The Library

Sheldon Suggests...

Books are one of the most important inventions in human history, and I've been lucky enough to amass a veritable stockpile of them over the years.

Below is a list of suggestions for your personal library. I have read most of these, and (full disclosure) some were written by friends. Each has been hand selected for its veracity, as well as for its usefulness, importance, and contribution to scientific understanding.

Please do let me know of any books you think should be added to this list! I'm always looking for more!


Haunting America: The Truth Behind Some of American "Most Haunted" Places, by Karen Stollznow

Join author Dr. Karen Stollznow as she hits the road to investigate America's most haunted places. From Alcatraz to Coral Castle, the Myrtles Plantation to the Winchester Mystery House, Stollznow leaves no stone unturned and no "spirit" unsettled in her search for the truth behind the scares. Karen Stollznow is a linguist with a background in history and anthropology. She is a columnist, podcaster and the author of God Bless AmericaLanguage Myths, Mysteries and Magic, and Red, White and (True) Blue.

Flim-Flam! Psychics, ESP, Unicorns, and other Delusions, by James Randi

Internationally known magician and escape artist, James "The Amazing" Randi, explores and exposes what he believes to be the outrageous deception that has been promoted widely in the media. Unafraid to call researchers to account for their failures and impostures, Randi tells us that we have been badly served by scientists who have failed to follow the procedures required by their training and traditions. Here, he shows us how what he views as sloppy research has been followed by rationalizations of evident failures, and we see these errors and misrepresentations clearly pointed out.

Skeptoid: Critical Analysis of Pop Phenomena, by Brian Dunning

As its name suggests, Skeptoid is a collection of skeptical factoids - short pro-science essays debunking a broad variety of phenomena in pop culture with pseudoscientific or paranormal foundations. Skeptoid's chapters are adapted from the first 50 episodes of the popular critical thinking podcast of the same name. Just about every popular pseudoscience is represented here: Everything from paranormal phenomena such as haunted houses, Bigfoot, and ghost lights to quack health trends like organic food, chiropractic, and wheatgrass juice.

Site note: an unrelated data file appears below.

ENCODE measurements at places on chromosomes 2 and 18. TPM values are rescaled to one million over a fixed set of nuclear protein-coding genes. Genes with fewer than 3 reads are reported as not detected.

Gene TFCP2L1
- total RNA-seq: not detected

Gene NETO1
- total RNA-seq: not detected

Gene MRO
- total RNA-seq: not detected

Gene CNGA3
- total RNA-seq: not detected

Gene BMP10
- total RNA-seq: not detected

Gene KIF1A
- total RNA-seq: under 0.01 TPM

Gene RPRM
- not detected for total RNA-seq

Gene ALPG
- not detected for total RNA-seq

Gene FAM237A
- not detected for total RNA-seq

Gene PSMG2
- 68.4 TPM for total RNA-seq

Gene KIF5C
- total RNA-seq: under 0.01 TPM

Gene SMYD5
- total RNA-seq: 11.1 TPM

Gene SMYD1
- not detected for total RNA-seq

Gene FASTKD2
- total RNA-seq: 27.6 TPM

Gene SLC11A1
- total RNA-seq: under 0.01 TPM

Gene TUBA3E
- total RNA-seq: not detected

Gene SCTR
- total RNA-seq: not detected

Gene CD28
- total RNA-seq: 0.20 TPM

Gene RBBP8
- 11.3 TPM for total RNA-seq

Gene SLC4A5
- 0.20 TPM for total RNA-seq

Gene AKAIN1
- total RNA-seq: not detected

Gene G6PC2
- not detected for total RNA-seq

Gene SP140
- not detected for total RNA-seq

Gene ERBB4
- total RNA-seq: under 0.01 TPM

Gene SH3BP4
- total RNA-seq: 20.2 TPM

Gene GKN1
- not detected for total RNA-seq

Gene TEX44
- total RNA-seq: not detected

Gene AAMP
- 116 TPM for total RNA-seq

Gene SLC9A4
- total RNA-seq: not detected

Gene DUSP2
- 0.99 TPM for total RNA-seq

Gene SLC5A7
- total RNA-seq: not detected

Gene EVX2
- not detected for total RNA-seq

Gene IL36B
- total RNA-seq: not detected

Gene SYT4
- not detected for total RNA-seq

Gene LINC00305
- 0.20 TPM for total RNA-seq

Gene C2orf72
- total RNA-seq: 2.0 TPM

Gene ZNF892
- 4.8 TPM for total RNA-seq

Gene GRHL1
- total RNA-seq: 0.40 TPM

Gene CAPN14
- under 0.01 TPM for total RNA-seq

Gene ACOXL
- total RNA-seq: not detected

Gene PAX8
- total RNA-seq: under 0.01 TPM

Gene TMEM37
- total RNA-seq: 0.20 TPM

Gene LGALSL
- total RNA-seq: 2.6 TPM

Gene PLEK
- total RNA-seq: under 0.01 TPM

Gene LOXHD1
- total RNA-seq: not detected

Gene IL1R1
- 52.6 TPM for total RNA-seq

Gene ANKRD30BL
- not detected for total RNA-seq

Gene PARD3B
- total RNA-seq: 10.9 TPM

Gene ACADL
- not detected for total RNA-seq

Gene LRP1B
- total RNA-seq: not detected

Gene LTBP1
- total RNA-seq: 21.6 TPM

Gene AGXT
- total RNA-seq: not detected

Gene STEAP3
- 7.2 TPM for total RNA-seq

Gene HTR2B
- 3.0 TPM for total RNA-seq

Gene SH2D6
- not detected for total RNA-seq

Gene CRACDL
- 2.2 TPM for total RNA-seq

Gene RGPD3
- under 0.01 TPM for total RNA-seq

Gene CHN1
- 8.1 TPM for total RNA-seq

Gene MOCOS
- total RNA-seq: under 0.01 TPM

Evolution versus Creationism, by Eugenie C. Scott

More than eighty years after the Scopes trial, the debate over teaching evolution continues in spite of the emptiness of the creationist positions. This accessible resource, now completely revised and updated, provides an essential introduction to the ongoing dispute’s many facets—the scientific evidence for evolution, the legal and educational basis for its teaching, and the various religious points of view—as well as a concise history of the evolution-creationism controversy. This second edition also contains a discussion of the legal history, updated to include the seminal case of Kitzmiller v. Dover as well as a new chapter on public opinion and media coverage.

Why People Believe Weird Things: Pseudoscience, Superstition, and Other Confusions of Our Time, by Michael Shermer

In this age of supposed scientific enlightenment, many people still believe in mind reading, past-life regression theory, New Age hokum, and alien abduction. A no-holds-barred assault on popular superstitions and prejudices, with more than 80,000 copies in print, Why People Believe Weird Things debunks these nonsensical claims and explores the very human reasons people find otherworldly phenomena, conspiracy theories, and cults so appealing.  Shermer, science historian and true crusader, also reveals the more dangerous side of such illogical thinking, including Holocaust denial, the recovered-memory movement, the satanic ritual abuse scare, and other modern crazes.